. . .
The Elves managed to locate the chimney-squeeze prototype fabric for Santa's suit (thanks to someone who helpfully wrote its box IDs on the wall of the warehouse in the middle of the night). Unfortunately, anomalies are still affecting them - nobody can even agree on how to cutthe fabric.
The whole piece of fabric they're working on is a very large square - at least 1000 inches on each side.
Each Elf has made a claim about which area of fabric would be ideal for Santa's suit. All claims have an ID and consist of a single rectangle with edges parallel to the edges of the fabric. Each claim's rectangle is defined as follows:
A claim like #123 @ 3,2: 5x4 means that claim ID 123 specifies a rectangle 3 inches from the left edge, 2 inches from the top edge, 5inches wide, and 4 inches tall. Visually, it claims the square inches of fabric represented by # (and ignores the square inches of fabric represented by .) in the diagram below:
#123 @ 3,2: 5x4
The problem is that many of the claims overlap, causing two or more claims to cover part of the same areas. For example, consider the following claims:
#1 @ 1,3: 4x4#2 @ 3,1: 4x4#3 @ 5,5: 2x2
Visually, these claim the following areas:
The four square inches marked with X are claimed by both 1 and 2. (Claim 3, while adjacent to the others, does not overlap either of them.)
If the Elves all proceed with their own plans, none of them will have enough fabric. How many square inches of fabric are within two or more claims?
Tricky business today!
Now, what is the best way to represent a 2D-plane and a bunch of rectangles? ...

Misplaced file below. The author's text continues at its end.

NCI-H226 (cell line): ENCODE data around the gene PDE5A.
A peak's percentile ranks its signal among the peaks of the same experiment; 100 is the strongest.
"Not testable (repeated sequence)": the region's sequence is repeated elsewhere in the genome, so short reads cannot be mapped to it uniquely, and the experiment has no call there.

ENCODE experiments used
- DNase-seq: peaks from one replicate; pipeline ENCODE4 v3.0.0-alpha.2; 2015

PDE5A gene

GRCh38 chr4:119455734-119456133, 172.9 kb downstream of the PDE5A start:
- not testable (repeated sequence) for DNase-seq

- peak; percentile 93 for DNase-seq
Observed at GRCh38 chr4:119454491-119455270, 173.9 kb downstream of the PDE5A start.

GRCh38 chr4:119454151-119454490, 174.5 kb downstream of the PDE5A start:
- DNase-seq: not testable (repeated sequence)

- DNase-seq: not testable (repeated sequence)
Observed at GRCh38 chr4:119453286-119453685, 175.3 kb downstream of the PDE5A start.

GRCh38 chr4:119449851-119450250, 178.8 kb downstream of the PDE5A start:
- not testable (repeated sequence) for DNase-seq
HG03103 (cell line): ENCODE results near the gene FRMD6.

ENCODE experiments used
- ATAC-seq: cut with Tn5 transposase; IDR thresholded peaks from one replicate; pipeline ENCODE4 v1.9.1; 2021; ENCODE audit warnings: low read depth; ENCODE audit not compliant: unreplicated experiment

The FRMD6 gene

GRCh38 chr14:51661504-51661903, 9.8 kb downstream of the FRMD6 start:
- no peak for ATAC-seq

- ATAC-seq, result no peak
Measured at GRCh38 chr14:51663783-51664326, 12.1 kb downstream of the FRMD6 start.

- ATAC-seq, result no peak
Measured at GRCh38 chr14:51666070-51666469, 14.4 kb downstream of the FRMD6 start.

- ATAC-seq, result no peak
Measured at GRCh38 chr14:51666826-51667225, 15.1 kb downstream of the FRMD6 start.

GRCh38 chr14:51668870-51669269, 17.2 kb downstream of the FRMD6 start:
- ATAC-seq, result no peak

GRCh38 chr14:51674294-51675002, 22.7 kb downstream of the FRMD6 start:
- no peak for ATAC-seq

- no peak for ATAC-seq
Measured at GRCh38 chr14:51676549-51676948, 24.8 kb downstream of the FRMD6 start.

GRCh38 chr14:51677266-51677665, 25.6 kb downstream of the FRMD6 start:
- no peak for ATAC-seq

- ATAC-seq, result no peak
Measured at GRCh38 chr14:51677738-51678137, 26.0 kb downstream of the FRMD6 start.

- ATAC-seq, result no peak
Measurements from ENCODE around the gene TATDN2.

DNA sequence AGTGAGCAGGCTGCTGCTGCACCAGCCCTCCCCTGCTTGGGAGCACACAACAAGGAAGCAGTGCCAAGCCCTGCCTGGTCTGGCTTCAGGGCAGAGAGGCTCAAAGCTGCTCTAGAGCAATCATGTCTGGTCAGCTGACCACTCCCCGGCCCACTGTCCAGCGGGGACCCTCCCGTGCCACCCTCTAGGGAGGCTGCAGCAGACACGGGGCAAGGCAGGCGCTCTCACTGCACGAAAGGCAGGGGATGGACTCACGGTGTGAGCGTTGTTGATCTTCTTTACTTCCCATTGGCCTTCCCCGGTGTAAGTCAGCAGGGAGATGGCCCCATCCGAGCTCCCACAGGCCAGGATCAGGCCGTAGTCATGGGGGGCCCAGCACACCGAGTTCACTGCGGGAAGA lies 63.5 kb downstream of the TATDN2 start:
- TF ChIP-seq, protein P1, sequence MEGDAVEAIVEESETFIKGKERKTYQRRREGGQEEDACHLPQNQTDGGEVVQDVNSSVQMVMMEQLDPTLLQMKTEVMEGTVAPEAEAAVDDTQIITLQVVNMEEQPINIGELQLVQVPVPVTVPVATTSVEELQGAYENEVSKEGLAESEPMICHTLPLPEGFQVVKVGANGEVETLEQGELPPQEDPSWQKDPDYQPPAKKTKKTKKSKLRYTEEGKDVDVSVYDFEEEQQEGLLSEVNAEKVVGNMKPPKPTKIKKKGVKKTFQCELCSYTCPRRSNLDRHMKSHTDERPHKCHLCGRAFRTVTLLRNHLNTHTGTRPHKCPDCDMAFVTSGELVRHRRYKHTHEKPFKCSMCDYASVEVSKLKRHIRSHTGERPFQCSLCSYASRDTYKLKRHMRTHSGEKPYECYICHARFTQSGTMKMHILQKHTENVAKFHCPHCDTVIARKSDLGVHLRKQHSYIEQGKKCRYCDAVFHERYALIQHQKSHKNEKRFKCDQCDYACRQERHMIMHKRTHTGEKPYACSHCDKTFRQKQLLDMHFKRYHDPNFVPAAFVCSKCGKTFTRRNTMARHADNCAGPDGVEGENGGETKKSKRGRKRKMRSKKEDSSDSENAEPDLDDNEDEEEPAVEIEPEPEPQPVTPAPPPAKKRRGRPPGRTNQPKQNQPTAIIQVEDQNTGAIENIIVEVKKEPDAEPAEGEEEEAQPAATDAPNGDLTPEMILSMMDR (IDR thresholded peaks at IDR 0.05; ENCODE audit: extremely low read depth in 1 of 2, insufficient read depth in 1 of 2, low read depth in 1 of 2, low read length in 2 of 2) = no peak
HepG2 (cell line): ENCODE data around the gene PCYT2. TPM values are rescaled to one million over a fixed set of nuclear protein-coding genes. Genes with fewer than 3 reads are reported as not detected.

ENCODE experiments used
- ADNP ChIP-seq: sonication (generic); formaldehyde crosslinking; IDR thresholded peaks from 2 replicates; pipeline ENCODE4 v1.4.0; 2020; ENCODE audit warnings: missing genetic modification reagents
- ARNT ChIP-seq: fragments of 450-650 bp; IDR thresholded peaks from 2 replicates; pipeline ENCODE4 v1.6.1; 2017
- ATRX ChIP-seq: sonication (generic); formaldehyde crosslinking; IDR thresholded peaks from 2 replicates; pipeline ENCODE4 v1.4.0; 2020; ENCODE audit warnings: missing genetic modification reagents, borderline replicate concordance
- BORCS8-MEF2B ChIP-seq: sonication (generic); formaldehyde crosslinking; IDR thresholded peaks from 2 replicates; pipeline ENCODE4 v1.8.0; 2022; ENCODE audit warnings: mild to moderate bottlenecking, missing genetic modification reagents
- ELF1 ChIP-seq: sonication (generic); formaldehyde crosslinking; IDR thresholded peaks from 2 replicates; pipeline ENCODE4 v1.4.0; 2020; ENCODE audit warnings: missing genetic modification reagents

Hold tight everybody and good luck!
In these, I used repeating variable "namespaces" again. Each square of fabric is an x,y coordinate. I looped through each line of input and created a variable for all the x,y coordinates that a line encompassed. I named the variable based on a representation of the coordinate. 1xxxx01yyyy So 421,9 became 10421010009 (which can be converted back to an x,y format).
For #1, before creating a variable, I checked to see if it already had a value of 1, and if so, added it to a cumulative list. The number of values in that list was the answer.
For #2, I used nearly the same script, but first I created a list of all the claim numbers. Then when I checked a coordinate, if it had a single value, I removed that value and the current one from the list. If it had more than one value, I removed the current one from the list (no need to remove existing ones again). That would whittle the list down to a single claim #.
Each script takes 60-80 seconds.
I think I did roughly the same thing as David Jondreau. I notated the coordinate vars like $~x[y]. I would have loved to use nested JSON arrays if Filemaker's JSON processing weren't so dang slow.
P1: I set each square inch coordinate variable with one of two values: 0 = single claim, 1 = overlapping claims. For a new overlap (i.e. I set the variable from 0 to 1) I'd iterate the overlap counter. If I found an overlap that was already overlapping (i.e. it was already set to 1) then I would not iterate because we already counted that coordinate. The overlap counter is the answer.
P2: Set each square inch coordinate variable with the id of the first claim to cover it. If no overlaps occur then I add the ID to a JSON object with the ids as keys. If an overlap does occur, then I delete the ids for the current claim and the claim that occupies that square inch coordinate. At the end the JSON will contain only one claim ID.